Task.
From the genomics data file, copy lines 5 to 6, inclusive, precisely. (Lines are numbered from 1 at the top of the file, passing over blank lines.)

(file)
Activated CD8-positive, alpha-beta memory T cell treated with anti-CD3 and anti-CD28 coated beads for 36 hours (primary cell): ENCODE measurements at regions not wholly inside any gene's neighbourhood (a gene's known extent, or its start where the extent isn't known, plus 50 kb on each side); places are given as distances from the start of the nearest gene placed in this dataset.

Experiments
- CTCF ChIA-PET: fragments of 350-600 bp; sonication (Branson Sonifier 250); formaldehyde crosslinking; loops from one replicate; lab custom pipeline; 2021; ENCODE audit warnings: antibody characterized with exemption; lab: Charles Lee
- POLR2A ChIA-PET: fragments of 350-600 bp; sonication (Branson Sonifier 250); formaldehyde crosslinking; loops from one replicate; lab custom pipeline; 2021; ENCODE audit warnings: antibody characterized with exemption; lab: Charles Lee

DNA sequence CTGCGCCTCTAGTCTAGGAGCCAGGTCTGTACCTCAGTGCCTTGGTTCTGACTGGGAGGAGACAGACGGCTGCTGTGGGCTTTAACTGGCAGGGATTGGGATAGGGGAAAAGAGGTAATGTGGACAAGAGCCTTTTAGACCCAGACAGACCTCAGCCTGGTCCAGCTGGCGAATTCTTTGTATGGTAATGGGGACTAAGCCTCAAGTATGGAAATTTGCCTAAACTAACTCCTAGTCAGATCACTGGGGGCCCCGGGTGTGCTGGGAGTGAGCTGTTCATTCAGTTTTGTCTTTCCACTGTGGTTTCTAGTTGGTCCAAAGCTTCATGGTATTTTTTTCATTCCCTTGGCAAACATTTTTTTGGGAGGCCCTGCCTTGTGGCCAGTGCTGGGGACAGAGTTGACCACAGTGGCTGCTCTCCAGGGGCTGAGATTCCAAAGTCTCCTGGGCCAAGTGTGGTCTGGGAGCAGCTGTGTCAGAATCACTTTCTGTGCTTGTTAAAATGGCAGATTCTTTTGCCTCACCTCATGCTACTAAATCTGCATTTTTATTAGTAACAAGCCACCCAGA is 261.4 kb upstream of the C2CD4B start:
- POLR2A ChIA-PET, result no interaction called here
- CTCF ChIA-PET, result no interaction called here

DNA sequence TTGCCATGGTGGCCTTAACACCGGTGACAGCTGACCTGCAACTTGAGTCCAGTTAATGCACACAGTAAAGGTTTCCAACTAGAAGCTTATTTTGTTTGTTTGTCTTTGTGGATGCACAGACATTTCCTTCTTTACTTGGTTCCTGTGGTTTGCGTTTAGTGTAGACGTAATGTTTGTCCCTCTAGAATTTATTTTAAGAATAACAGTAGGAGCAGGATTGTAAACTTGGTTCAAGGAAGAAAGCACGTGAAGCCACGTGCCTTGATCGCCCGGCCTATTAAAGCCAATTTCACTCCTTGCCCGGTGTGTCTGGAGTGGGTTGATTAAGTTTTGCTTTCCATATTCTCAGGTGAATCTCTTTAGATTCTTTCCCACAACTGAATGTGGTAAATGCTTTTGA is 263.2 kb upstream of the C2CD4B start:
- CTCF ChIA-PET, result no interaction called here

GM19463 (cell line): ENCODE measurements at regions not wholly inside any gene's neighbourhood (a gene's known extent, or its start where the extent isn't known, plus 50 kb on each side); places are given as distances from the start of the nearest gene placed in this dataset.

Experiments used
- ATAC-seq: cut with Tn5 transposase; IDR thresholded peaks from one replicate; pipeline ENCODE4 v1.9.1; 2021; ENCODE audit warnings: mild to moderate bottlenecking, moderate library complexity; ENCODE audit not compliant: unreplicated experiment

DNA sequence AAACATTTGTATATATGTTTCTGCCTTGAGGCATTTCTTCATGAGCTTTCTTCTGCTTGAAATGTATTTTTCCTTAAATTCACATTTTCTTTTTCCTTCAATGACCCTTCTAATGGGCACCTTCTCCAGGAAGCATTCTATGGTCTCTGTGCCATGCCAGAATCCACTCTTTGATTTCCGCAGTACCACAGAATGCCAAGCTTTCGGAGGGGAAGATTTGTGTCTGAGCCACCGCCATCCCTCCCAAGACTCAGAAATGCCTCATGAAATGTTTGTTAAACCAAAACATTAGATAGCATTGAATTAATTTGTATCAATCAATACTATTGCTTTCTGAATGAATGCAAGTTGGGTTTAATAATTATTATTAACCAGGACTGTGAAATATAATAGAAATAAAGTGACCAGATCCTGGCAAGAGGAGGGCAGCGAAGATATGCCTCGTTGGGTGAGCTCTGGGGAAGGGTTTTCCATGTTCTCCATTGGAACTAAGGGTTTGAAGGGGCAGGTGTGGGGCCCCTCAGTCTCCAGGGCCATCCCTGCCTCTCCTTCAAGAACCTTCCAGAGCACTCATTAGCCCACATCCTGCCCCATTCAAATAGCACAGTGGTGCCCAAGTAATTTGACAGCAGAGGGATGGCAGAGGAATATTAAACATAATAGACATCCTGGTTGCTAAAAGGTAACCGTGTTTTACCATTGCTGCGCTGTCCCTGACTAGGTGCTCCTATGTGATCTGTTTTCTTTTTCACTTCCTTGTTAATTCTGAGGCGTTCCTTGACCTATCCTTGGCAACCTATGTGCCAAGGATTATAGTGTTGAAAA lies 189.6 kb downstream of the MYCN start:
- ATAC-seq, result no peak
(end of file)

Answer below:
DNA sequence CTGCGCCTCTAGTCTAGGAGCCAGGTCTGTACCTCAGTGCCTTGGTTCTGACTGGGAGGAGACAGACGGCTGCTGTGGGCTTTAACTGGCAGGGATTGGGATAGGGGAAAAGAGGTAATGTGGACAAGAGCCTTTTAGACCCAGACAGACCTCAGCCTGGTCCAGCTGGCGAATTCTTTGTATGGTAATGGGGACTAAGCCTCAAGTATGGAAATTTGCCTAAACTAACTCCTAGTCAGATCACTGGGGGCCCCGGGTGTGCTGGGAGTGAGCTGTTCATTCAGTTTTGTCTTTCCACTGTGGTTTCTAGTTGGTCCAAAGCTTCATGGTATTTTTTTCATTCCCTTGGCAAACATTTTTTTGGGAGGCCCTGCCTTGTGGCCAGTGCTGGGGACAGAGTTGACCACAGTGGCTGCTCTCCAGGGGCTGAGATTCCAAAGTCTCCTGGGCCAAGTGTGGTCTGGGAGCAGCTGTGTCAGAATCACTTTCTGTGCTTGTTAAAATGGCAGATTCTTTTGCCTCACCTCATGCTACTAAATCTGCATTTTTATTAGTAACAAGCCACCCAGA is 261.4 kb upstream of the C2CD4B start:
- POLR2A ChIA-PET, result no interaction called here